Thursday, 18 December 2014

Look Mom, I'm on YouTube!

When I was a child, I thought it would be cool to be on TV.  In fact, I often fantasized about having my own television channel.  Though some people felt angry when I bought a black and white video camera more than two decades ago, being that I'm legally blind, I made good use of it to create videos for my electronic music compositions.  I also bought a PXL-2000 Fisher-Price camcorder and enjoyed using it.

Thanks to YouTube, anybody can have their videos viewed around the world.  I regret that I didn't sign up for it years ago.  Friends kept sending me YouTube links but I didn't know how I could also participate.

When Writers Guild of Alberta members, such as Simon Rose, used YouTube to promote their books, I gave serious thought to making my own promotional book ads.  It took me more than a year to actually sign up for the service.  I had a notion that it would be difficult to do.  The relief that it wasn't hard at all felt like coming to school for a test and finding out the teacher canceled it.  I had already signed up with Google so joining YouTube was easy.

I have many videos on YouTube at the moment but that number might grow as I search my drives and disks for more of them to upload.  Though longer ones take a lot of time to put on the site, I can always use my old DOS computer and write while the file is being uploaded.  You can see my music videos as well as "footage" of my bunnies, at the VE6XTC page.While you're at it, why not check out my Bruce Atchison's books page? Additionally, my latest book, called How I Was Razed, is available from Amazon, Barnes & Noble, and Powell's Books.

Tuesday, 16 December 2014


Thanks to Charles M. Schultz and his Peanuts comic strip, I always remember today as Beethoven's birthday. Of course I don't care for classical music but the fact of this day being the birth date of a famous composer is stuck in my mind.

What turned me off of classical music was the insistence of the music teacher that we listen to it and like it. My classmates at the blind school all loved rock music but Mrs. McMaster was horrified. "How can you listen to that horrible racket?" she'd exclaim when we begged her for it. She promised us that we'd grow to love the music of Bach, Beethoven, and the rest if we just listened to it. That was no comfort at all to us.

Worse yet, the school forced us rock-loving boys and girls to attend operas. As the men on stage bellowed and the women shrieked on stage, we cringed in our seats, wishing it would end soon. We had to spend hours stuck in a boring concert hall listening to music which we despised.

As an adult, I've had people try to convince me to enjoy classical music and opera. Not to be rude, I went along a few times with them to concerts. Try as I might, I just couldn't get into that music. Opera was even worse. It still sounded like a lot of shrieking to me.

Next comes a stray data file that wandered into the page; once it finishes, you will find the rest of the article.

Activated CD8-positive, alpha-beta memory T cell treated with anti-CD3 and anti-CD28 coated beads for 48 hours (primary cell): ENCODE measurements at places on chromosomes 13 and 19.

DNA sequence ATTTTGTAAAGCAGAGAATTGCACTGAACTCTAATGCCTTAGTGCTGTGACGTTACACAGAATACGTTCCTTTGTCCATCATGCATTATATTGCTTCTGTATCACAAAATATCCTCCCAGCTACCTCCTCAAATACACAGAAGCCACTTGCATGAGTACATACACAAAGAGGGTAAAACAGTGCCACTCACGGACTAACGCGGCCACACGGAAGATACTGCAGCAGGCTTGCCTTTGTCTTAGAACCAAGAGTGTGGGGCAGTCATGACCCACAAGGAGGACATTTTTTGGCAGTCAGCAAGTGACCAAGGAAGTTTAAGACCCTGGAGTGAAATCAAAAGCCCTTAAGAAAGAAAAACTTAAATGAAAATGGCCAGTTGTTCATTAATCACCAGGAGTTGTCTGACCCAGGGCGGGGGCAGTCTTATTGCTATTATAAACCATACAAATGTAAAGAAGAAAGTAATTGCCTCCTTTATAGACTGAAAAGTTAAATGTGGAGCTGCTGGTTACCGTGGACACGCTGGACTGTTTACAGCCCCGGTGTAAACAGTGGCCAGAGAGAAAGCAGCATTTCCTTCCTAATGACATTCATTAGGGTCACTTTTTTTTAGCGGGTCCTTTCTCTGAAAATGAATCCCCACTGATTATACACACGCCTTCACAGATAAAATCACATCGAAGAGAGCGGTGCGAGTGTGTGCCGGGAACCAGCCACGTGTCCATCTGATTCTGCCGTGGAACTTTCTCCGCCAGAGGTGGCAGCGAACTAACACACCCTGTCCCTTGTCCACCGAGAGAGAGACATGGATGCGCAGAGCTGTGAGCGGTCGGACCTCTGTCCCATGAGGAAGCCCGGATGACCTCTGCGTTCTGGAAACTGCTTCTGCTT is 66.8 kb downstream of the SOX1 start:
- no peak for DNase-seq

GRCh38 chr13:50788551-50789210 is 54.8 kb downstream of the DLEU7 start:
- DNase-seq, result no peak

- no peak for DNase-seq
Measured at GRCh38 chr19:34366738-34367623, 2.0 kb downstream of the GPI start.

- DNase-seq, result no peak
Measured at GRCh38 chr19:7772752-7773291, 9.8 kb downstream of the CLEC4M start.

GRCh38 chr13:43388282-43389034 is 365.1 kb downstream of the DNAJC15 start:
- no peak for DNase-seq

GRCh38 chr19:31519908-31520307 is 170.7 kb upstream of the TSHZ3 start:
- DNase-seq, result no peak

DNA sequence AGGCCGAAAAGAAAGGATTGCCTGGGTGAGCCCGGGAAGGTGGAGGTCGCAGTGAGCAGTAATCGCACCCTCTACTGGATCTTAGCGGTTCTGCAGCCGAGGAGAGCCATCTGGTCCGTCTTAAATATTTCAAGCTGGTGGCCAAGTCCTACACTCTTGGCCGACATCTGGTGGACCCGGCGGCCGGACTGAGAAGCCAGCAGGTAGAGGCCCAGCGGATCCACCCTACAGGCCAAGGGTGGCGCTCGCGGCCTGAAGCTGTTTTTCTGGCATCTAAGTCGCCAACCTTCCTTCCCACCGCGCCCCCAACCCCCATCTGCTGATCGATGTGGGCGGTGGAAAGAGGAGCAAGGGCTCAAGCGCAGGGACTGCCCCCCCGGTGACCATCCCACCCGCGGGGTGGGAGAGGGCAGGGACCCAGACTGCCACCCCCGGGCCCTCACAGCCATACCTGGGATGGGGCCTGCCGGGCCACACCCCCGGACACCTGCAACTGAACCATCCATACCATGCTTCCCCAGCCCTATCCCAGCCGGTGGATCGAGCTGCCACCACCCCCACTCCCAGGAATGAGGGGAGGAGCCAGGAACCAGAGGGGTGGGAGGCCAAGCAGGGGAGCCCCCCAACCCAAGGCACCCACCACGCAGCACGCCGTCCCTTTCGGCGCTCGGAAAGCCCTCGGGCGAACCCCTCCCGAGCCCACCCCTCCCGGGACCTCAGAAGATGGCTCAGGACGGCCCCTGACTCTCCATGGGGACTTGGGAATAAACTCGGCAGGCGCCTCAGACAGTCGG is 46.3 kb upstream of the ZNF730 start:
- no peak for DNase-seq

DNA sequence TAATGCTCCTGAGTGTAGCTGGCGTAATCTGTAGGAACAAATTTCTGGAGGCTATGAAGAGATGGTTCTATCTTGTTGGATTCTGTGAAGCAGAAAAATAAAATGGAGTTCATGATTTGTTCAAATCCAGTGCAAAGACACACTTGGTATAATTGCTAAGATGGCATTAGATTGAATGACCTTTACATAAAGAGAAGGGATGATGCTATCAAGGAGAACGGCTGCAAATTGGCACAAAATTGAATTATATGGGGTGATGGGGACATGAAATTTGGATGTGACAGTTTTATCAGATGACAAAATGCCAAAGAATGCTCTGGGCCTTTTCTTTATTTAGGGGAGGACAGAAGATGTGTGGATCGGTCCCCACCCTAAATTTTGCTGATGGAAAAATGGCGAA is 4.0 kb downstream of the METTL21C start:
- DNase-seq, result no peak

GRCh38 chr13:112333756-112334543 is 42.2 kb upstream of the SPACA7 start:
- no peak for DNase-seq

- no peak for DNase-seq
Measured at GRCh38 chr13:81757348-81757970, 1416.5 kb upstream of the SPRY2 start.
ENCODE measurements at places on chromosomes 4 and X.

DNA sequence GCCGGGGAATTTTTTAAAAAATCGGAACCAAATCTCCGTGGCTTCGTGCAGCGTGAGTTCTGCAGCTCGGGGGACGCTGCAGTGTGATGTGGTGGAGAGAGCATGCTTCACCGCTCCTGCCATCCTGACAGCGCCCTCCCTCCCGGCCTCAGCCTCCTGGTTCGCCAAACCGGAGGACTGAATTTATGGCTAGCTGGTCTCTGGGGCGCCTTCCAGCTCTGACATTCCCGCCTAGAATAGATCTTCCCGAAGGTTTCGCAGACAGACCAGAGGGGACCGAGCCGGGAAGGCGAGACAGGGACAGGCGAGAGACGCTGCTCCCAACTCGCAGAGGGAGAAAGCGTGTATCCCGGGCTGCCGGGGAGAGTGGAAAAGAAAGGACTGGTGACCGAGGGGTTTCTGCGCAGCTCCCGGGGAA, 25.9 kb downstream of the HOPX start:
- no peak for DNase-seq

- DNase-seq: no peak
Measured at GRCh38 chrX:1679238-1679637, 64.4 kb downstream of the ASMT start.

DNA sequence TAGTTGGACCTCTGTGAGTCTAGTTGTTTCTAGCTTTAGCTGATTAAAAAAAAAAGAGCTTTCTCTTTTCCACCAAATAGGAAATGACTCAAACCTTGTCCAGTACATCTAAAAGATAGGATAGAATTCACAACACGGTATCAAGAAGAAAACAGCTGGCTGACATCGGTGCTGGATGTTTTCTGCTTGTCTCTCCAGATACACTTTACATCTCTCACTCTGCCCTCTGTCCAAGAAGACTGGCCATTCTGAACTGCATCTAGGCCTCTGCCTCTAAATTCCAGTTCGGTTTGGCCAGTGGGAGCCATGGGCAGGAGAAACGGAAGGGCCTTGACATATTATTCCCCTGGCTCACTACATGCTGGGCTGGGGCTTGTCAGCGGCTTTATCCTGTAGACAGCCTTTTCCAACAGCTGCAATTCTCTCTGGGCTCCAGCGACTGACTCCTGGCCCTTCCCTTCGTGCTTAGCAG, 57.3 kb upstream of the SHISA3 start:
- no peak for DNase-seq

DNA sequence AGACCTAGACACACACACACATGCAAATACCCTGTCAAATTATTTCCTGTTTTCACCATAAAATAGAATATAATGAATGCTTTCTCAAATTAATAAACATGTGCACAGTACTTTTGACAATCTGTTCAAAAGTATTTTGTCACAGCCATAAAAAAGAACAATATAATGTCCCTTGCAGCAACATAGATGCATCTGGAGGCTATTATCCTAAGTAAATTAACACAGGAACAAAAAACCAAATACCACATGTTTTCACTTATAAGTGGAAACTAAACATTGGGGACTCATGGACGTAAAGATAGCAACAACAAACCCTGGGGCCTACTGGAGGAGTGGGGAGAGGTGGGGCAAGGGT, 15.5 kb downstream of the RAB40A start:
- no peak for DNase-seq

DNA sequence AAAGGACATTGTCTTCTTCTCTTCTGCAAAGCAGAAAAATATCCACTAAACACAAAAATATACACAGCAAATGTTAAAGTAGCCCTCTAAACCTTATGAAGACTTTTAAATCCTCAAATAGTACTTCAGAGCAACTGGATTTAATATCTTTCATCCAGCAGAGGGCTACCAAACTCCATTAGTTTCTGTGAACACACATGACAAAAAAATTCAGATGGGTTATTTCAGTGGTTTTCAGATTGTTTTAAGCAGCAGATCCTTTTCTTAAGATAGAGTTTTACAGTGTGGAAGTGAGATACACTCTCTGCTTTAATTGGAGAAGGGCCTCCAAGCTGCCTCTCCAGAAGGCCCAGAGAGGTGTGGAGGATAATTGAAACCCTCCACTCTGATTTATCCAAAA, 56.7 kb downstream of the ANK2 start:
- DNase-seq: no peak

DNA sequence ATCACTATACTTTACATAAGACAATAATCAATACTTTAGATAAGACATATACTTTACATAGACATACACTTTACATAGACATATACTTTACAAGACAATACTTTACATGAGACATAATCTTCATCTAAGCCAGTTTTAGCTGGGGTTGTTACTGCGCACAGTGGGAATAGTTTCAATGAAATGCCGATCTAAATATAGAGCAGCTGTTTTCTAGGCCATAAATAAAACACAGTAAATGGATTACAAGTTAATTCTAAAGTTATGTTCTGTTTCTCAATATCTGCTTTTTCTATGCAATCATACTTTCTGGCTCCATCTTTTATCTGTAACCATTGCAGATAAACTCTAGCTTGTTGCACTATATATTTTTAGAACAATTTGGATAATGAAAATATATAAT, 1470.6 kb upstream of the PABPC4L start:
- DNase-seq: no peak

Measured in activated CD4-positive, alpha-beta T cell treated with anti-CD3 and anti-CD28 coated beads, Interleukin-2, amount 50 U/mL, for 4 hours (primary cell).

I wonder if I might have liked classical music if it hadn't been forced down my throat. It's been my experience that I've never grown to like any music that people insisted I listen to. I've found that I choose the music which moves my soul rather than whatever is popular. That's why I enjoy electronic music and a few jazz-rock bands but I don't care for jazz or classical music.

I had many acrimonious arguments with the elders of my church over my love of rock. To them, I was listening to the music of the Devil and I might even get a demon possessing me because of the beat. I wrote in detail about my struggles with such people in How I Was Razed: A Journey from Cultism to Christianity. Far from falling into Satanism or the drug culture, I was led by God's awesome providence to a much greater understanding of Christianity. You can read more about this glorious memoir at Amazon, Barnes & Noble, and Powell's Books

Thursday, 11 December 2014


This time of year isn't the best for traveling in North America. Snow and freezing rain make highways treacherous. Inattentive or reckless drivers make the difficult journeys even more hazardous.

For people who just want to experience new regions of the country, there is an easier way to travel. An ordinary AM radio can tune in stations from thousands of miles away during the long, dark nights of winter. By merely tuning the dial between local stations, you can find all sorts of interesting programming.

Local news is particularly interesting. From what you hear, you can compare your local government with that of other municipalities. If there's a disaster in a certain part of the country, and that location has a powerful radio station, you can get details from their news cast which are missing from local stations. It also is helpful for those of us who came from other parts of the country to hear about what is going on in our former home town or city.

Sports fans have plenty of programs to enjoy. A casual cruising of the dial will bring up many sports commentary shows, as I found out recently. In fact, I was amazed at the number of different shows devoted to sports.

Talk shows are not as popular on the AM broadcast band as they were a few years ago. Even so, I've picked up many conservative programs and one liberal one while tuning the dial before bed.  These shows often feature popular topics but they also have some unique interviews or discussions of topics you might not have thought or known about.

At sunset and sunrise, an even more interesting phenomenon takes place. Stations along the line between daylight and night are easier to pick up at those times than they would be normally. This grey line propagation, as radio aficionados call it, often allows normally weak stations to be heard at great distances.

In my more than four decades of Am dial listening, I've been able to receive stations from remarkable distances. For example, I've heard WWL in New Orleans from here in Alberta. It's difficult to pick up these days due to a local station right next to the frequency it's on. KGO in San Fransisco is another distant station I hear quite often. There was one rare night in December of 1976 when I picked up WNYW in New York. A cold snap had hit the state and announcers were advising citizens on how to dress for the cold. Being from Alberta, that was old news to me but interesting to hear none the less.